To brine or not to brine? These celeb chefs have very strong feelings

Turkey Brine
Credit: Iain Bagwell/Getty Images

Ah, the age-old Thanksgiving question of whether or not to brine. We wish we had a definitive answer, but, unfortunately, speaking with some of the country's top chefs has left us feeling even more confused. While Bobby Flay is adamantly opposed to the practice, Stephanie Izard says the pre-roasting, salt-water bath is non-negotiable. Our heads hurt.

Before deciding for yourself, take a moment to read what chefs told us when we asked them the question: Is brining worth it?

Bobby Flay: Don't Bother

"Brining scares me. Sometimes when you brine a turkey, it gets waterlogged, and it gets a weird texture to it, almost like a rubbery texture. I just think that if you cook the turkey slowly, you’re going to get a delicious turkey. People brine beause they think it’s going to make it moister. Also, where are you going to brine your turkey? People put it in their bath tubs. I literally just take the turkey and kick it in the oven. I put some vegetables around it, salt and pepper, chicken stock at the bottom and some butter on top."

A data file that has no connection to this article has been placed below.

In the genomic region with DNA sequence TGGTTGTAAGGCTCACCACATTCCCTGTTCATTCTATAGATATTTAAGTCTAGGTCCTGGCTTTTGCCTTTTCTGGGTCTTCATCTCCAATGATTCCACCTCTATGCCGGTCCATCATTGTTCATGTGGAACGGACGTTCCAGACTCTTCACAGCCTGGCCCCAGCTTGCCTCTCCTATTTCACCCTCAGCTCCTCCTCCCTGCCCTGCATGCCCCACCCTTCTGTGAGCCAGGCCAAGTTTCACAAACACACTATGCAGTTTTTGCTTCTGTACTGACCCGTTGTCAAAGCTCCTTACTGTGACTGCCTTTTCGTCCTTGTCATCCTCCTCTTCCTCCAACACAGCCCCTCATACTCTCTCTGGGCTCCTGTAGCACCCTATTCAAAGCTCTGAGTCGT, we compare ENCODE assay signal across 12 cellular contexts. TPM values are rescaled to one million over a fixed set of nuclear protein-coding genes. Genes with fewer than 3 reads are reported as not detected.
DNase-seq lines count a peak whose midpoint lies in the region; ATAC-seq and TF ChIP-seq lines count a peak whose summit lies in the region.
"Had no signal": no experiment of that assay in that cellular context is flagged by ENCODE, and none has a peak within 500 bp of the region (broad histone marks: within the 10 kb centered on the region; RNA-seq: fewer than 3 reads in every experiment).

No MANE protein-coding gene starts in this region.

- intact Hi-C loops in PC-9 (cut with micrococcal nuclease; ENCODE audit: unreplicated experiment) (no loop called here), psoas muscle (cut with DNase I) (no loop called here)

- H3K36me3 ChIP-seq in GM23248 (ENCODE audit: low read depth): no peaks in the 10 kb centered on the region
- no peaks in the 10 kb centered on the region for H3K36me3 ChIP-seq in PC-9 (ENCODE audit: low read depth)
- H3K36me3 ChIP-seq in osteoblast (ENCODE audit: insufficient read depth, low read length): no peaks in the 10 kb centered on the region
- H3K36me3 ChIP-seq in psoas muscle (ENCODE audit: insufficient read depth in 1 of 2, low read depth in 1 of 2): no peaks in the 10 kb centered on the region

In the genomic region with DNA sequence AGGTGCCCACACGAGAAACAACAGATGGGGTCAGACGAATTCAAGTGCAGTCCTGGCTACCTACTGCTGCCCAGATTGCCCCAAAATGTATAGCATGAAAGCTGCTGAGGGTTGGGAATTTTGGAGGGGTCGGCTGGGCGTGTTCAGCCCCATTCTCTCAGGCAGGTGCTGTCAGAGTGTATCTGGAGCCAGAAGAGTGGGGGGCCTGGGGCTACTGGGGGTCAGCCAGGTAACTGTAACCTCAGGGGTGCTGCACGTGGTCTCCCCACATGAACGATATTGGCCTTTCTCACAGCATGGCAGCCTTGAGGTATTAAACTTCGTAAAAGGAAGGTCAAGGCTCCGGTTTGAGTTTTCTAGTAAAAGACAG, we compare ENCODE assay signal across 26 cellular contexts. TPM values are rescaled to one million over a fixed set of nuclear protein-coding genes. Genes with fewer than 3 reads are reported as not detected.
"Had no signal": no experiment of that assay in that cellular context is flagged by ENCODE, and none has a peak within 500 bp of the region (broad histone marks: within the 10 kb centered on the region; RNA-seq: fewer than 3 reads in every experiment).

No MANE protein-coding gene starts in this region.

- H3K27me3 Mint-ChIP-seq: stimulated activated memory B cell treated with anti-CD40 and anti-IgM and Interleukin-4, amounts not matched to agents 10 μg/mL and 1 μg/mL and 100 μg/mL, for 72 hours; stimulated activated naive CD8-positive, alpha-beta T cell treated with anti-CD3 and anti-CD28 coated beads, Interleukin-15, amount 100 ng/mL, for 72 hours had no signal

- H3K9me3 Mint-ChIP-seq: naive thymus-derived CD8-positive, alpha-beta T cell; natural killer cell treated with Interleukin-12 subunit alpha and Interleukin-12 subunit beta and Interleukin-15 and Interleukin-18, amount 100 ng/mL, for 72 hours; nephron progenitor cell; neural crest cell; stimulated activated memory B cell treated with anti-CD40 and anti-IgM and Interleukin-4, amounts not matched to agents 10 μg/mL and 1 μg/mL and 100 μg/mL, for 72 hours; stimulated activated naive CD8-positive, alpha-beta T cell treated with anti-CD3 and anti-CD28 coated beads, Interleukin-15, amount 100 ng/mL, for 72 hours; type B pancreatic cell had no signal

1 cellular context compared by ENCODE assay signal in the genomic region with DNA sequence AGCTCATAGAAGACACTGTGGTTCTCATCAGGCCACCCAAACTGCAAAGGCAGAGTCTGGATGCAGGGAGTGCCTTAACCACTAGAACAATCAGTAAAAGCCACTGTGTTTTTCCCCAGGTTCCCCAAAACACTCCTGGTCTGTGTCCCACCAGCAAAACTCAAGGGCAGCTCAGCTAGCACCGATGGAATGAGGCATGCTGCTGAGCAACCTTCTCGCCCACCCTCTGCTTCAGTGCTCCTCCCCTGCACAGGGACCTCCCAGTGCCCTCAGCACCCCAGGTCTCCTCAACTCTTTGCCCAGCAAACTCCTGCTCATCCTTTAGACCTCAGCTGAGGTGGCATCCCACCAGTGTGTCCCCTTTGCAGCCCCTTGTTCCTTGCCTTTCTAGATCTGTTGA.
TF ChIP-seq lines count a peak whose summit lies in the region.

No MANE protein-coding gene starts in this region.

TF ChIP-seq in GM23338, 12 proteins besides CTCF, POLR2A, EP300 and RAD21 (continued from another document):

Rocco DiSpirito: It's (Mostly) Not Worth It

"If you’re going to get a Butterball, you don’t need to brine because there is already so much fat. If you’re getting a wild turkey, a brine might be a good idea, but otherwise brining is not worth it. It's risky. If you aren’t familiar with brining you will probably over-season it, and then you wasted all that time. For the average home cook, it's too risky. If you’re a turkey stud, who has done it hundreds of times, brining will give you a juicier turkey, but it’s not necessary at all."

Michael Schulson: Brine If You're Deep-Frying

"I do brine. Last year we deep-fried the turkey. The key for deep-frying is to brine it. You have to brine it because anything you put on the outside is going to fall off and burn."

Stephanie Izard: It's Essential

"This is an important step in making a turkey nice and moist. What it’s going to do is put in a lot of flavor while it’s sitting in the brine and make sure the moisture gets trapped in while it’s roasting, so it’s not going to release all its juices and become really dry."

"It's like a barbecue brine, a dry rub. If you salt the outside of a piece of meat right before you cook it, it will taste salty, but if you season it ahead of time, the salt has time to penetrate the meat and season it all the way through."

Ken Oringer: It Adds Flavor

"Brining introduces flavor that penetrates to the bone. And, because brining adds moisture, the turkey can handle high heat."